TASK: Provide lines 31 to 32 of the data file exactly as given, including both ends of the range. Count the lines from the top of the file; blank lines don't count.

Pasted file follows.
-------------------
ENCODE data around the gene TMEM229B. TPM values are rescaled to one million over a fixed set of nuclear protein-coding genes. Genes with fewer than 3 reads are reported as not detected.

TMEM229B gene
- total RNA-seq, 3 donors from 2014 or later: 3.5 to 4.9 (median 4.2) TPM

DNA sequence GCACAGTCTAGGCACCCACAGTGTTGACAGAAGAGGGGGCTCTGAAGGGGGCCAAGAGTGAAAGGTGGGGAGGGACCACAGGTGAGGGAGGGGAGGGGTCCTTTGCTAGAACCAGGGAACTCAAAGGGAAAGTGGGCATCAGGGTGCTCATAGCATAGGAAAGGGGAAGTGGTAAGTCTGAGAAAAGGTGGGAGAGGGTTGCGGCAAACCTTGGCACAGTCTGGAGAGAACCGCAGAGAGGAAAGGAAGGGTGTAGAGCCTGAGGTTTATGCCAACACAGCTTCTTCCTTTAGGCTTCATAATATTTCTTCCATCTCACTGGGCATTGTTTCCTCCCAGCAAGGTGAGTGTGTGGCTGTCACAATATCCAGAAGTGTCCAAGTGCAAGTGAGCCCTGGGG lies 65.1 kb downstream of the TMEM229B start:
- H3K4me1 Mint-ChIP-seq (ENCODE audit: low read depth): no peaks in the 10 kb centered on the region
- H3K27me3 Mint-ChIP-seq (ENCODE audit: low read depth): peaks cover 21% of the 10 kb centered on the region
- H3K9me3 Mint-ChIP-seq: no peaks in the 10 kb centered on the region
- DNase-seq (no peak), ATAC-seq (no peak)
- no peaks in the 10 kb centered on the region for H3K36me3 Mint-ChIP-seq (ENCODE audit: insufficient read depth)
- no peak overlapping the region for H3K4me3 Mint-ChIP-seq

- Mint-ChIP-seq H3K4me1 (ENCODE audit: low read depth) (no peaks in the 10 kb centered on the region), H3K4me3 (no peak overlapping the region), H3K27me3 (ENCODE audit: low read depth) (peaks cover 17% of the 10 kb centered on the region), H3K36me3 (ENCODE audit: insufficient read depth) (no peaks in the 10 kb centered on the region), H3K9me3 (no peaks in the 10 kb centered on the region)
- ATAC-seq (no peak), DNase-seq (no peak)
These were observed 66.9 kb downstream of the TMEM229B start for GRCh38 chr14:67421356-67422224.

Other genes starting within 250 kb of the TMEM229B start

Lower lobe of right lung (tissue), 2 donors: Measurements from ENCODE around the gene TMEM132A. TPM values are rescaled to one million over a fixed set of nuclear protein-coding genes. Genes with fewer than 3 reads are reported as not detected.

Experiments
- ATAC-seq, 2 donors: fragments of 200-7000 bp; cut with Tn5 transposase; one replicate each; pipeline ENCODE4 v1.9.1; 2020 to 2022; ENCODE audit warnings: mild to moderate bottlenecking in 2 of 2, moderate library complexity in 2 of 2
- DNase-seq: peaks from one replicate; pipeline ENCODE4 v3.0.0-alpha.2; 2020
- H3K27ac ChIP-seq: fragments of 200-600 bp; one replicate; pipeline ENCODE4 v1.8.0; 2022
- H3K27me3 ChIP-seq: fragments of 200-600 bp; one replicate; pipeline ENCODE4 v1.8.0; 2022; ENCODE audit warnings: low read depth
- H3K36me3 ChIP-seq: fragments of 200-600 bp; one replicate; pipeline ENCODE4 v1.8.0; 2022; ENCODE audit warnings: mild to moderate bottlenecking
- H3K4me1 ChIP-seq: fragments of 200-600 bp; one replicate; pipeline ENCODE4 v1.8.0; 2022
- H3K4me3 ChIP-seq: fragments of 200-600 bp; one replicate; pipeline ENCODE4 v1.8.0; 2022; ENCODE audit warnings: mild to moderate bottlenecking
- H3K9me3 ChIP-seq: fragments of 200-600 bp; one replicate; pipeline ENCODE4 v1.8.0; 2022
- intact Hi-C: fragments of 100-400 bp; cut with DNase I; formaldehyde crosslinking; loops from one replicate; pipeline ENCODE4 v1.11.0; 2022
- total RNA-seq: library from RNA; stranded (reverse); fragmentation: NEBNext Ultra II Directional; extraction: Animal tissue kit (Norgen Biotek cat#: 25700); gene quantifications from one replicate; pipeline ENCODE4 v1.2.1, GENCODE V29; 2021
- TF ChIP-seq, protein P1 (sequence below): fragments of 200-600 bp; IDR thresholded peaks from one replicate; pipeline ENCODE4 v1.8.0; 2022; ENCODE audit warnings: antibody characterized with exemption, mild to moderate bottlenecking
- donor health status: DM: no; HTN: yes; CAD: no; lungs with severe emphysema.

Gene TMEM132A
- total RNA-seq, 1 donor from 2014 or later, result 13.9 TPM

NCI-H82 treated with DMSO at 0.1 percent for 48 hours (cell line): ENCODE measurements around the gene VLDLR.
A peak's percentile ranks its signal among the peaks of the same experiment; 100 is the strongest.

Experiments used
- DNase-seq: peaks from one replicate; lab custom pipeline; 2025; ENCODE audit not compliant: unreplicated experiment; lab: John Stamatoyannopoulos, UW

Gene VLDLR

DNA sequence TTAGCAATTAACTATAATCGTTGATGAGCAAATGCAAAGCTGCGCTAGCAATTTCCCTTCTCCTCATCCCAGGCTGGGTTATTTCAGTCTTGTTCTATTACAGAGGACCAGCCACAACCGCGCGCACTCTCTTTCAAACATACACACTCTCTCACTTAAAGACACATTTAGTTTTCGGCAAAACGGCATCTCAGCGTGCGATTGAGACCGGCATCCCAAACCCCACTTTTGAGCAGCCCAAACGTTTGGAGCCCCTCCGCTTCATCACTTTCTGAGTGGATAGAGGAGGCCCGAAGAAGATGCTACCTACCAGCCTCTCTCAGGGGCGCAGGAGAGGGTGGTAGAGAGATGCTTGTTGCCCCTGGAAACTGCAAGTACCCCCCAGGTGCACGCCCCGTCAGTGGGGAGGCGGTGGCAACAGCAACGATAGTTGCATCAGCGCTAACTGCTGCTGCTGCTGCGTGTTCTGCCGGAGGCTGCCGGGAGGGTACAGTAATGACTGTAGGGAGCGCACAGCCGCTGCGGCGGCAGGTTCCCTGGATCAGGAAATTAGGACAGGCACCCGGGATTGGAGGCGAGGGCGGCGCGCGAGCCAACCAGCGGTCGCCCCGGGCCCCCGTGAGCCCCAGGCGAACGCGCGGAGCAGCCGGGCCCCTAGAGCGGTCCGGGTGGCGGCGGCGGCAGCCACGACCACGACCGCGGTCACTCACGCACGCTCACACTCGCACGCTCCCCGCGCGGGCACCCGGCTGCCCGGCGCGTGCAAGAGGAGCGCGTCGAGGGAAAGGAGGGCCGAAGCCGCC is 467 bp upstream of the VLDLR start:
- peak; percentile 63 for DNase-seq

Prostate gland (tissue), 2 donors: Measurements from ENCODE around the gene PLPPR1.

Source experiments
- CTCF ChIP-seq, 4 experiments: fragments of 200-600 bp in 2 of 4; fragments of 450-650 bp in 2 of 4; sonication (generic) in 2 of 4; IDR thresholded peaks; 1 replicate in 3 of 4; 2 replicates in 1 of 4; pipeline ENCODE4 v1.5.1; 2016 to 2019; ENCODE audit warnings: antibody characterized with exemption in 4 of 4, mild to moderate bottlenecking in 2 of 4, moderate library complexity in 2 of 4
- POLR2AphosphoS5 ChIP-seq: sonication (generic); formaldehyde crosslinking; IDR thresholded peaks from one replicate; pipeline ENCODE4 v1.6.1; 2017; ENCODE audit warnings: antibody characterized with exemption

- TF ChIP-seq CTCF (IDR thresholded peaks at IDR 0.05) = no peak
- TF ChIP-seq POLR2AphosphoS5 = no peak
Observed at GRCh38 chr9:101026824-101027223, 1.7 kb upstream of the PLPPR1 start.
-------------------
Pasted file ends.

NCI-H82 treated with DMSO at 0.1 percent for 48 hours (cell line): ENCODE measurements around the gene VLDLR.
A peak's percentile ranks its signal among the peaks of the same experiment; 100 is the strongest.